(Roughly) Daily

“Trying to plan for the future without knowing the past is like trying to plant cut flowers”*…

 

It’s happening by hook (violence) and by crook (economic development)…

Palmyra, an ancient oasis city and one-time capital of a short-lived empire, has been razed before. In the third century, Roman emperor Aurelian punished its rebelling citizens by looting its treasures and burning its buildings. The city never recovered; its broken, but well preserved remains have stood in the Syrian desert ever since. Now looms the very real possibility of Islamic State (IS) finishing-off the job Aurelian began by reducing the historic site to rubble. Earlier this year, IS declared the three thousand-year-old palace at Nimrud, Iraq, a symbol of polytheism and demolished it with bulldozers and explosives. In the past days, Islamic State’s advance into Syria has brought Palmyra’s splendid ruins under its control. Its ancient temples, already damaged by fighting, risk suffering Nimrud’s fate.

Conflict has often threatened antiquities, and violent threats to cultural sites often draw the public eye. Today however, development and resource extraction are far more common perils. Among UNESCO’s list of more than a thousand World Heritage Sites (places considered as of special cultural or physical significance), 46—Palmyra included—are categorized as ‘in danger’. Housing, mining, logging, and agriculture are responsible for putting more than half of the sites on the threat list.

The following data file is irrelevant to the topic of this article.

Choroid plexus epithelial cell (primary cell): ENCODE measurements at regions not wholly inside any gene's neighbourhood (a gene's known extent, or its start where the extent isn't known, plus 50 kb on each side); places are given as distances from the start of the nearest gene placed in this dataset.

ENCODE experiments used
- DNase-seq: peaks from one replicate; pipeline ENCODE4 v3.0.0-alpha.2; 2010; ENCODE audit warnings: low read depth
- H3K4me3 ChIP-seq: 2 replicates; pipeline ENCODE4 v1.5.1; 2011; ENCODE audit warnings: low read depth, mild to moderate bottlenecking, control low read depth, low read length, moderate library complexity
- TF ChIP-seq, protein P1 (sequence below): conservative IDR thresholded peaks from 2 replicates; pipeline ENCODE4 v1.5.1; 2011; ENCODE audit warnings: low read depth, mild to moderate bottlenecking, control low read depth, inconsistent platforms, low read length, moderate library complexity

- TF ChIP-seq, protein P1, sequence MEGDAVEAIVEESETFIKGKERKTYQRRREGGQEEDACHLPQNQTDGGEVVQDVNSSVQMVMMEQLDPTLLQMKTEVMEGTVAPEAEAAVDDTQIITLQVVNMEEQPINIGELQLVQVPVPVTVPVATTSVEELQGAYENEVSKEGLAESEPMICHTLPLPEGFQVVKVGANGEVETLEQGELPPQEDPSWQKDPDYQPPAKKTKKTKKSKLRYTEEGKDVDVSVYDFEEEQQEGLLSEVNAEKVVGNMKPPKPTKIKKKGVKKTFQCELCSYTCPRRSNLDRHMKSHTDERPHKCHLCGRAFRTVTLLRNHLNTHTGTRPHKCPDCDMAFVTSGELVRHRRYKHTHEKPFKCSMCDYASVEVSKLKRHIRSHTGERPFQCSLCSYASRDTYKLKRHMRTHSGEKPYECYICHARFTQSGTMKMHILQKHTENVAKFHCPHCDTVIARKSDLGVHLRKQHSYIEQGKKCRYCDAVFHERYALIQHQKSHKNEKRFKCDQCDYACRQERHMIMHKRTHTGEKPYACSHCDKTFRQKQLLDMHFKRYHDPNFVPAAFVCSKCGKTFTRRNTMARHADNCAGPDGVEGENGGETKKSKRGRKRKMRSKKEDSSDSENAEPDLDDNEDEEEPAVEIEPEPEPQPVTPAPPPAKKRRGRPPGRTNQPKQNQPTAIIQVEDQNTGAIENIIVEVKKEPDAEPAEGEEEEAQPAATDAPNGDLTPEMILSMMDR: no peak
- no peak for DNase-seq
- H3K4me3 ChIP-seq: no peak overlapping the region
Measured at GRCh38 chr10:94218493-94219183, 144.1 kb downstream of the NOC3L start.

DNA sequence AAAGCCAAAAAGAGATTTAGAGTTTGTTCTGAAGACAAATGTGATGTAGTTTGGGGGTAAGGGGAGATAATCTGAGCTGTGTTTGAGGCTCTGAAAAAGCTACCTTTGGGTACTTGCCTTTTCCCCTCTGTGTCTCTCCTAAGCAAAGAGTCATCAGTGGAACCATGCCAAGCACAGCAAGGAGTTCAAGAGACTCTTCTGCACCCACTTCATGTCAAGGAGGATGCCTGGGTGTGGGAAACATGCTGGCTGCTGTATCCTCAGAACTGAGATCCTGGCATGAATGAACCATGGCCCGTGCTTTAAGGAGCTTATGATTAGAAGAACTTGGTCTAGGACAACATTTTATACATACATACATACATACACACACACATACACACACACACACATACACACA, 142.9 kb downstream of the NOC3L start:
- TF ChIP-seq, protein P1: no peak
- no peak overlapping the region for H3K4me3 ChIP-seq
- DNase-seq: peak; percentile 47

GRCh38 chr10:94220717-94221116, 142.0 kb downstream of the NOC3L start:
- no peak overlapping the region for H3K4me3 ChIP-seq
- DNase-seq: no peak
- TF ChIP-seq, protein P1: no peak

Via The Economist, where one will find an interactive version of this chart: mouse over a site to learn the details of both the treasure and the threat to it.

* Daniel Boorstin (quoted by his son, David)

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As we promise to preserve, we might recall that it was on this date in 1415 that Infante Dom Henrique de Avis, Duke of Viseu, better known as Henry the Navigator, embarked on an expedition to Africa.  Having encouraged his father his father, King John I, to conquer a North African port, Henry went to assess the continent’s prospects for himself.  Impressed, he became the champion of Portuguese exploration and expansion, sponsoring the systematic mapping of West Africa, the development of new ships, and the continual search for new trade routes.

Portrait believed to be the true likeness of Henry the Navigator. Detail from the fifth panel of the polyptych of St. Vincent by Nuno Gonçalves, c.1470

 source

 

Written by LW

June 13, 2015 at 1:01 am

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